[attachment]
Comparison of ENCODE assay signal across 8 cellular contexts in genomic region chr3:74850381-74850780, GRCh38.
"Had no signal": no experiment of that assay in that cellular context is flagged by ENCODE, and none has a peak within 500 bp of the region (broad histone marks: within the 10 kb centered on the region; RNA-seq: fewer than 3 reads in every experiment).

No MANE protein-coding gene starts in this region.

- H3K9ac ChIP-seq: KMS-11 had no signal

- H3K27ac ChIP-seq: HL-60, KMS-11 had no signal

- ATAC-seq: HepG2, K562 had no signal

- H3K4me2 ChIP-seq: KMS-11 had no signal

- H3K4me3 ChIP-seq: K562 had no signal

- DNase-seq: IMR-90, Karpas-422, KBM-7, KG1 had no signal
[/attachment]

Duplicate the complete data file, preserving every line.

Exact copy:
Comparison of ENCODE assay signal across 8 cellular contexts in genomic region chr3:74850381-74850780, GRCh38.
"Had no signal": no experiment of that assay in that cellular context is flagged by ENCODE, and none has a peak within 500 bp of the region (broad histone marks: within the 10 kb centered on the region; RNA-seq: fewer than 3 reads in every experiment).

No MANE protein-coding gene starts in this region.

- H3K9ac ChIP-seq: KMS-11 had no signal

- H3K27ac ChIP-seq: HL-60, KMS-11 had no signal

- ATAC-seq: HepG2, K562 had no signal

- H3K4me2 ChIP-seq: KMS-11 had no signal

- H3K4me3 ChIP-seq: K562 had no signal

- DNase-seq: IMR-90, Karpas-422, KBM-7, KG1 had no signal